Ecuador's President Lenin Moreno confirmed his contact with British authorities over WikiLeaks founder Julian Assange.

During his European trip, Ecuador's President Lenin Moreno confirmed that his government has been in contact with the British authorities and stated that the whistleblower should eventually leave the embassy, where he took refuge in 2012 fearing extradition to the US for leaking documents on the Iraq War.

Speaking in Madrid, President Lenín Moreno suggested Ecuador was seeking guarantees that whatever Assange's eventual fate, he would not face the death penalty.

The legal team of WikiLeaks founder Julian Assange, who has remained in the Ecuadorian Embassy in London for six years fearing extradition to the US, has said that the representatives of the country’s government have refused to meet the whistleblower’s defenders.

According to one of his lawyers, Carlos Poveda, they requested talks in London or Madrid, but were rebuffed as “the agenda did not allow such a meeting."

He voiced concern after the recent statements by Ecuador’s President Lenin Moreno, who recently confirmed during his European tour that his country is having talks with the UK authorities on Assange.

The defender points out that it had been officially stated that Assange’s case wouldn’t be discussed during Moreno’s trip to Europe.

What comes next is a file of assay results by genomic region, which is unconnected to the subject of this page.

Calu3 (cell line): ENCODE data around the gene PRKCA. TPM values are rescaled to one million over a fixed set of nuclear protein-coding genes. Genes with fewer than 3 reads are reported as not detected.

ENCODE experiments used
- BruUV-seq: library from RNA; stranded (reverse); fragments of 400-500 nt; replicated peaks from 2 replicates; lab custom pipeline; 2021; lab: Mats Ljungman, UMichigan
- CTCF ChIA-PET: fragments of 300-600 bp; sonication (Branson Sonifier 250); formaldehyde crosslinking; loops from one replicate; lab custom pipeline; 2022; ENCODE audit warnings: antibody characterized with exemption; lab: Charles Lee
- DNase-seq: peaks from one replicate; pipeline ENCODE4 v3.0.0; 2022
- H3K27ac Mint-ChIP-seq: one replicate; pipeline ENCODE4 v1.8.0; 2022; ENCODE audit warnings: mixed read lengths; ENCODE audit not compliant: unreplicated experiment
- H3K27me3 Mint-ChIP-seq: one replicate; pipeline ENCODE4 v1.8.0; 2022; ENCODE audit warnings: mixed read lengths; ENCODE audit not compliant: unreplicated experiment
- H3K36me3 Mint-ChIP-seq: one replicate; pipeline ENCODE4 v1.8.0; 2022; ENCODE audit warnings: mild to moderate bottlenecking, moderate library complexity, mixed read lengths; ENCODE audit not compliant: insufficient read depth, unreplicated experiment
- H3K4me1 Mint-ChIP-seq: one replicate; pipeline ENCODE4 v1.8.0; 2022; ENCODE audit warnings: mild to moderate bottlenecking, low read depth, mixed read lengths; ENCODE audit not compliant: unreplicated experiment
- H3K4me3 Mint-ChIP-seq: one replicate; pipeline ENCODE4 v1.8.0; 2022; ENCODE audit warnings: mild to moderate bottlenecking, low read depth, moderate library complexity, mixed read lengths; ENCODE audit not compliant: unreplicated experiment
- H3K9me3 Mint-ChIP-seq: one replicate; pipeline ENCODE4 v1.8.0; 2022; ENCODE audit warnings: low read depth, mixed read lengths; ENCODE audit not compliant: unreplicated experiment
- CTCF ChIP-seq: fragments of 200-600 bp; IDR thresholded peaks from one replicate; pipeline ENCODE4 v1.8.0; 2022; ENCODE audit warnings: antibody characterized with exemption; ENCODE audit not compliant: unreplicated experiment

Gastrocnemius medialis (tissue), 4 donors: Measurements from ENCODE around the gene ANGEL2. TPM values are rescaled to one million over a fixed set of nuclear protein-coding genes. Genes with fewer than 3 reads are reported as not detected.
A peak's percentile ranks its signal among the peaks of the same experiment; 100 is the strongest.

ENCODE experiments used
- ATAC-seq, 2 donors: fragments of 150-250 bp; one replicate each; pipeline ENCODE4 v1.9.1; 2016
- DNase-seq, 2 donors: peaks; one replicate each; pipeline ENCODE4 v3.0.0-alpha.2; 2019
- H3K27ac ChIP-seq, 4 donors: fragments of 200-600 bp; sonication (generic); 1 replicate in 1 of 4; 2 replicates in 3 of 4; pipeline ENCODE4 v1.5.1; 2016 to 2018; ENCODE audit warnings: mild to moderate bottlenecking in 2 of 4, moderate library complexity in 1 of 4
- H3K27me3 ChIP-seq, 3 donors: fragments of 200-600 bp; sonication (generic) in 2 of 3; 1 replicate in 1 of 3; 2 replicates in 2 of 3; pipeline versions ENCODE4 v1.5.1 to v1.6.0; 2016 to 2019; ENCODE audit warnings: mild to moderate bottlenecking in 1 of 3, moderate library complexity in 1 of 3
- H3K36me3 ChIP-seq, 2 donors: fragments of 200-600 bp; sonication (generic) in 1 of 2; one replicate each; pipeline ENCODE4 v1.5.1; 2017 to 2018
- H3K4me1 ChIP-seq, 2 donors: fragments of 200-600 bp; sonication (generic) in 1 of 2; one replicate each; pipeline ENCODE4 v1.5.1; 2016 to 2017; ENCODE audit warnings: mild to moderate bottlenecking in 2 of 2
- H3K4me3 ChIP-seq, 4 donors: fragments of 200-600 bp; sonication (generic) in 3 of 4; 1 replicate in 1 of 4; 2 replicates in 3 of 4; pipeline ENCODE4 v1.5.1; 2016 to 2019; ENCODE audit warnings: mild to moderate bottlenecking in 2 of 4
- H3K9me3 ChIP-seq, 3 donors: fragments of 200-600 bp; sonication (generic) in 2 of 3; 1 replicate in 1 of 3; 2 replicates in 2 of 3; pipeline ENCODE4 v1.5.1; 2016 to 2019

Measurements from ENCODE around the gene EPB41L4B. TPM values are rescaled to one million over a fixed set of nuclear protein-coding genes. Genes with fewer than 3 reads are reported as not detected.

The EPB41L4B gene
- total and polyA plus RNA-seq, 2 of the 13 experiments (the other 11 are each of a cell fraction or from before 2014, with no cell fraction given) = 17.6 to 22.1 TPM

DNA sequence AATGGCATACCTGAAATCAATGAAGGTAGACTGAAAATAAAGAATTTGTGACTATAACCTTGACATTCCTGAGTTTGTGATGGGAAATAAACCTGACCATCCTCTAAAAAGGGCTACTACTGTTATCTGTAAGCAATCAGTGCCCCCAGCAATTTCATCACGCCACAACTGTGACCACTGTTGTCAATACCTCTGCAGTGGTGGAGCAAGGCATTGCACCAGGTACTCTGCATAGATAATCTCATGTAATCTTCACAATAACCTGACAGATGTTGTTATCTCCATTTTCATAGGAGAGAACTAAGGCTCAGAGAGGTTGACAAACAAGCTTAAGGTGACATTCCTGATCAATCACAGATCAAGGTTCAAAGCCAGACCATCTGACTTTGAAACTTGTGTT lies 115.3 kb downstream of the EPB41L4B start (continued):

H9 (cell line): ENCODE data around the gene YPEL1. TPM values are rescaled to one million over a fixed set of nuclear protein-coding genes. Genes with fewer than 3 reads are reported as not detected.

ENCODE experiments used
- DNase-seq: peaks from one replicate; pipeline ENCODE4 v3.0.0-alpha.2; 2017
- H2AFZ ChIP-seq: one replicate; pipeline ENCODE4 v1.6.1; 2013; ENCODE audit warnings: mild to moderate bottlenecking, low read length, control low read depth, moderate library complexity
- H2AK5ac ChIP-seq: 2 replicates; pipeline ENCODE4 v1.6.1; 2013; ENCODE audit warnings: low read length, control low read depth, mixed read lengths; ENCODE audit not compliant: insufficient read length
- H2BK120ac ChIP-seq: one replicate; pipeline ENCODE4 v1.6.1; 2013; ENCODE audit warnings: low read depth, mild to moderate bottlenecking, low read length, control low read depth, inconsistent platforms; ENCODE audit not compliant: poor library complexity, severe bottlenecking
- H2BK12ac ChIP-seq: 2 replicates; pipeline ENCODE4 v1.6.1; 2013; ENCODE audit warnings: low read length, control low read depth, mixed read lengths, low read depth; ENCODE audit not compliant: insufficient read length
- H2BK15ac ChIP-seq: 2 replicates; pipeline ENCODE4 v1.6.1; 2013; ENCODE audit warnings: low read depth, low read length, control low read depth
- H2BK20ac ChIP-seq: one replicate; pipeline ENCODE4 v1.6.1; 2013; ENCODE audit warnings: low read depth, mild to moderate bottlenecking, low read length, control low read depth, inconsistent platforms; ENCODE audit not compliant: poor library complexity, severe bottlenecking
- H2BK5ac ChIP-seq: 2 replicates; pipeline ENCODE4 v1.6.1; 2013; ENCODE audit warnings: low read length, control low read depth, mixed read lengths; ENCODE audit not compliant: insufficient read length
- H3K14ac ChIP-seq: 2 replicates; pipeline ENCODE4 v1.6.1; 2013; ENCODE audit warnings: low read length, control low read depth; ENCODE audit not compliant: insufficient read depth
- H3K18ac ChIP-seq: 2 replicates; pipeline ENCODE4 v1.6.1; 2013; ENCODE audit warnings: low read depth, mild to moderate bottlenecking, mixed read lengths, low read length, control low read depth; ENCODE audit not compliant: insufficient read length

"We know that Assange's issue is somehow being considered ... which leads us to confusion. We are surprised by his personal position, which shows that he has never agreed with the granting of asylum," the lawyer said.

The recent development also outraged the whistleblower’s supporters, who shared their revolt on Twitter and in protests.

Publication of classified materials is technically a crime for anyone in the US, but US Department of Justice officials have been reluctant to prosecute anyone on such charges so far, due to concerns that such a case could lead to them being accused of violating press freedom rights and, thus, the First Amendment.

However, the Donald Trump administration has seemingly made clear that they have no such concerns. While he was still in charge of the CIA, Mike Pompeo once said that while WikiLeaks “pretended that America’s First Amendment freedoms shield them from justice . . . they may have believed that, but they are wrong”.